Sir: It is to be hoped that Labour's burgeoning links with commercial lobbyists ("Power brokers go hunting on the left", 6 November) represent rather more than an exercise in mutual and private backscratching in advance of the general election. Of far more significance is the extent to which this trend may suggest a further step in Labour's long march toward centre ground "respectability".
There is nothing new in business attempts at dialogue with the Labour leadership. What has changed, at least on the surface, is Labour's embrace of interests once considered anathema to the party. It is not all that long ago that some of Britain's most successful companies and organisations were unwelcome at Labour's annual conference, particularly among ordinary delegates.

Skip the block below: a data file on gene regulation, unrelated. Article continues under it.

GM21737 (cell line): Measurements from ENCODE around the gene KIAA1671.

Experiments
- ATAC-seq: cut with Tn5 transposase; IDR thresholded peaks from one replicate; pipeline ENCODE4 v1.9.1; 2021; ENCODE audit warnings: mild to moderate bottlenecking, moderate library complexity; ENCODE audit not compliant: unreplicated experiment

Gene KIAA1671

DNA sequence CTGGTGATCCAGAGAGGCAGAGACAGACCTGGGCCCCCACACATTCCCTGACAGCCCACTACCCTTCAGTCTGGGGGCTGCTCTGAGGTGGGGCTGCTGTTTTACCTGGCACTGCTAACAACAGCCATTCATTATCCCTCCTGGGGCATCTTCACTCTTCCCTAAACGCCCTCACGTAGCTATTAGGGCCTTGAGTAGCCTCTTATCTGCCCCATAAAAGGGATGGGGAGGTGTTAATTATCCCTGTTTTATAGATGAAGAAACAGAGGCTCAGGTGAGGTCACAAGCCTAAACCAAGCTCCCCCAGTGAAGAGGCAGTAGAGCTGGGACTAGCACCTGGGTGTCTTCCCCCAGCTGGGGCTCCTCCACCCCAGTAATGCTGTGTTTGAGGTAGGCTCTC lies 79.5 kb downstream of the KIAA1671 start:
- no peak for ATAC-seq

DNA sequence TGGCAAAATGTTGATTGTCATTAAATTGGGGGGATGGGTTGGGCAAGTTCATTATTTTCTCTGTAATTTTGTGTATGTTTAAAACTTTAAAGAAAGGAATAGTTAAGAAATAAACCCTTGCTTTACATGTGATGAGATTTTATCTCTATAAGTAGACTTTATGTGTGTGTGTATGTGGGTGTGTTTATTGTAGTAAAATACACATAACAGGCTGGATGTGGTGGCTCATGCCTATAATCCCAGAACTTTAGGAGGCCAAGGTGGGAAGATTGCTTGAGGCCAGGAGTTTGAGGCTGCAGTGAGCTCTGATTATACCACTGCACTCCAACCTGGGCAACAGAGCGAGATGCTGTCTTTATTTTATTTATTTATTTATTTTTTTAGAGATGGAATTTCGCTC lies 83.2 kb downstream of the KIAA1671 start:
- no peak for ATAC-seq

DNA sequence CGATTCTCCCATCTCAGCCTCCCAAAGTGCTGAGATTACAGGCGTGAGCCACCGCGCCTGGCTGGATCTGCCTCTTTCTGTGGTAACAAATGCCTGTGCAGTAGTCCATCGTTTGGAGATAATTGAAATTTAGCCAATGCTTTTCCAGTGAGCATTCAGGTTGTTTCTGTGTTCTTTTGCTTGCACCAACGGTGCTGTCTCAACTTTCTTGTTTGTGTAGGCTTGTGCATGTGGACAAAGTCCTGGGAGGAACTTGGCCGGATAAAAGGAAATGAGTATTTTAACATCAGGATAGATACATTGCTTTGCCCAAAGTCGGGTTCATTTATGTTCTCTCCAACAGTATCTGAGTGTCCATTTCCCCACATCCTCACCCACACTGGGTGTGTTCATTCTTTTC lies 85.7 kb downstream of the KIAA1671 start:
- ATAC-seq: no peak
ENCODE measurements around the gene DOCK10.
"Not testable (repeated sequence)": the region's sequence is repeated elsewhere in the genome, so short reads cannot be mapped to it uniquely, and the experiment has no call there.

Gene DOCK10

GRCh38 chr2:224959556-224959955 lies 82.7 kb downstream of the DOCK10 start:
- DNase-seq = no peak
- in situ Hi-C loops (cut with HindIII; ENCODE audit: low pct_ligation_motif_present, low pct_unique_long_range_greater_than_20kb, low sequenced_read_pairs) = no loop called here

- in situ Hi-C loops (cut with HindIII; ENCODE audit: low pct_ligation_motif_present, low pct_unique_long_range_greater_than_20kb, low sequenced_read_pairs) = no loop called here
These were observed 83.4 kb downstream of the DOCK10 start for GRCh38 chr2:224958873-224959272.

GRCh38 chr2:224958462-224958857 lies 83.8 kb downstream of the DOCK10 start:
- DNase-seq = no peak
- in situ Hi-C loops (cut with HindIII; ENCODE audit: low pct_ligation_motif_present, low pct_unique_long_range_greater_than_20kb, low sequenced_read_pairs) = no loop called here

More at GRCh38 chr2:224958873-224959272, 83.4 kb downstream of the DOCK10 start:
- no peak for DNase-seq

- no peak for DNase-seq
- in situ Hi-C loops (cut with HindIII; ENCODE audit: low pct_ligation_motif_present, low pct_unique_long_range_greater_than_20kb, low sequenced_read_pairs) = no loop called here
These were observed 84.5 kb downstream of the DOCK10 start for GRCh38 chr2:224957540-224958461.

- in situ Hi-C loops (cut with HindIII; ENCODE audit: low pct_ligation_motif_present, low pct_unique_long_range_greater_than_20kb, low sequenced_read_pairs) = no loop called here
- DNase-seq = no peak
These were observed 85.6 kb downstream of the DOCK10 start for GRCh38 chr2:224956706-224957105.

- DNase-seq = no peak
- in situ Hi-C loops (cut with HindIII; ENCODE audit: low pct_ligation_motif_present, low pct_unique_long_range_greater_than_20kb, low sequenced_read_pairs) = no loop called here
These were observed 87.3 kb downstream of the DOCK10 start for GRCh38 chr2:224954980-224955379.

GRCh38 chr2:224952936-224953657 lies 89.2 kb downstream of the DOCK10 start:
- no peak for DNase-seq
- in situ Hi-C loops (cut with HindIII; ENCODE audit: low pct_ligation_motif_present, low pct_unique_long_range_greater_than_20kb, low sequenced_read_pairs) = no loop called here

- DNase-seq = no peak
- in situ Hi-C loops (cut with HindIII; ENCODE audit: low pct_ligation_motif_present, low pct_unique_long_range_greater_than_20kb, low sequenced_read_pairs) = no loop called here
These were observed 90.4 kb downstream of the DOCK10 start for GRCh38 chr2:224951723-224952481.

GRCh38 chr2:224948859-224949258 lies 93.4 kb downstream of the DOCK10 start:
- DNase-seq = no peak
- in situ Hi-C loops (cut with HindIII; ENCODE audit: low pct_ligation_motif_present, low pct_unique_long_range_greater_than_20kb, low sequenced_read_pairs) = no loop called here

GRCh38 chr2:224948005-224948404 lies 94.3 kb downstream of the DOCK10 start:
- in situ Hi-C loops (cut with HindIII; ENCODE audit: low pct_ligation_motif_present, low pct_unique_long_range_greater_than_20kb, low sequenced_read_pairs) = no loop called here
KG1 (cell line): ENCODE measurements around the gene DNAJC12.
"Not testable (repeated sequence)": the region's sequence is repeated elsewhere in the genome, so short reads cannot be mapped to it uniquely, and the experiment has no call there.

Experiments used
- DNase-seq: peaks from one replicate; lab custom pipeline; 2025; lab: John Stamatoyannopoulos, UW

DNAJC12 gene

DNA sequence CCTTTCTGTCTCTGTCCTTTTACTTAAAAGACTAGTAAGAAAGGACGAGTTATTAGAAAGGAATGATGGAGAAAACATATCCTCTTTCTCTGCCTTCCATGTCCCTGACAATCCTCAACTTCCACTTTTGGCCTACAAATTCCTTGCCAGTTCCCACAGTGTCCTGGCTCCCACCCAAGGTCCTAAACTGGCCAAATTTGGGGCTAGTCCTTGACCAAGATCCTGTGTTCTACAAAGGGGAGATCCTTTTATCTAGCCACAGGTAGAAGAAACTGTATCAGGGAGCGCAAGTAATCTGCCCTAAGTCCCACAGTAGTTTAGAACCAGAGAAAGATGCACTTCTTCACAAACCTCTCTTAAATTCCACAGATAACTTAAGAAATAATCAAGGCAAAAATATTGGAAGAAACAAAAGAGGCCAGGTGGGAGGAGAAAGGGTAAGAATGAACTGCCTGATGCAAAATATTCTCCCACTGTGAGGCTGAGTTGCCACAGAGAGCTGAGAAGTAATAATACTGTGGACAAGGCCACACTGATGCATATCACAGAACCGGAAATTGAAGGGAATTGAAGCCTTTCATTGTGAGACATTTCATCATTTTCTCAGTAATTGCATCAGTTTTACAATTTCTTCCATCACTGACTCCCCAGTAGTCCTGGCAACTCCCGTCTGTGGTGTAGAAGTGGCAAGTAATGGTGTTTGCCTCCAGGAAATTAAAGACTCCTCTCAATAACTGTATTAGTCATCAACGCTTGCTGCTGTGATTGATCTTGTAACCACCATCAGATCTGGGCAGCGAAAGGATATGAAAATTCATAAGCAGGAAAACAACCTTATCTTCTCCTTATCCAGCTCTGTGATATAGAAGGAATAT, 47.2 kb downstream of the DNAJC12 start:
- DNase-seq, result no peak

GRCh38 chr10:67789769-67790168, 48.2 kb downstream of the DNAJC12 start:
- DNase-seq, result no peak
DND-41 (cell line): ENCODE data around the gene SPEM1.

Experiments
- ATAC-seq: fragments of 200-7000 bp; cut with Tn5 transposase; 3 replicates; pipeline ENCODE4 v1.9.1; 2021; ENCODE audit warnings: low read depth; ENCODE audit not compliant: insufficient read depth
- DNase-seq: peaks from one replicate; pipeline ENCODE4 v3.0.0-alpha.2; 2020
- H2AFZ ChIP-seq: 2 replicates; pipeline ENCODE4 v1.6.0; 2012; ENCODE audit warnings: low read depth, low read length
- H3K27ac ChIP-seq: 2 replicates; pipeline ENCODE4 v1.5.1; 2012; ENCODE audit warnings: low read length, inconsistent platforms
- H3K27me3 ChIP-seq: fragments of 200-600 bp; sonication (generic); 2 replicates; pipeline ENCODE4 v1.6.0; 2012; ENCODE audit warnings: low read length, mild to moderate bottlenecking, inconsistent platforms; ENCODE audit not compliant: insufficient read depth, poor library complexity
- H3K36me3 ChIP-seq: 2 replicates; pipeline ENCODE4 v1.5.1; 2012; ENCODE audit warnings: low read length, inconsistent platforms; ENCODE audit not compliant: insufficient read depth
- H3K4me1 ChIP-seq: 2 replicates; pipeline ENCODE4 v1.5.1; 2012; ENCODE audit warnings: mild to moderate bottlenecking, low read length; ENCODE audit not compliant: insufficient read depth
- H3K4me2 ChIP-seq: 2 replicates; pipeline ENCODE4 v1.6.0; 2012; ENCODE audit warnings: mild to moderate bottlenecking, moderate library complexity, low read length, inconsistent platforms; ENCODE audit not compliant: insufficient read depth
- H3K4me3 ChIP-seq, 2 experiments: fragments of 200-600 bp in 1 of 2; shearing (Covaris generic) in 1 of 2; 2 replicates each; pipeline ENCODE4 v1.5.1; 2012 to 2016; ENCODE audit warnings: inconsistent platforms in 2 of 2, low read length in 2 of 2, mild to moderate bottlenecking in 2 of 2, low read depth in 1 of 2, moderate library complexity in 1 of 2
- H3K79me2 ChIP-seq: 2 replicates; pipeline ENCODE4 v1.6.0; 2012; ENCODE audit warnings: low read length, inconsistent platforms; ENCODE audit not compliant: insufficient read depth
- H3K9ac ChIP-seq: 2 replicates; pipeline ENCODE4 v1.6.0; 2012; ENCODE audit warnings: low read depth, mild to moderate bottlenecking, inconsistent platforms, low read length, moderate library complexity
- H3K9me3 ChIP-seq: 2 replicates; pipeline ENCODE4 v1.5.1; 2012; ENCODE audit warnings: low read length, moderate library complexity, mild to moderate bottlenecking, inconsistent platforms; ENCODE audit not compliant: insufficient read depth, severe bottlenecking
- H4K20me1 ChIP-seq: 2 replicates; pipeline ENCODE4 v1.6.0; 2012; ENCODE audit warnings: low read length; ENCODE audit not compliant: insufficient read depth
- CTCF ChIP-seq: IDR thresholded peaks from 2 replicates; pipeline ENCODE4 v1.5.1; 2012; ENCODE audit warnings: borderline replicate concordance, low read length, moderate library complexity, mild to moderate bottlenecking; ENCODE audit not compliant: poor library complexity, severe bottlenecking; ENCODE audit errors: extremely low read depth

Lobbyists have always been interested in Labour contacts, even during the party's wilderness years in the Eighties. It will take more than the Labour/lobbyist revolving door, and the commercialisation of Labour conference, to convince business that Labour's free market "conversion" is complete.
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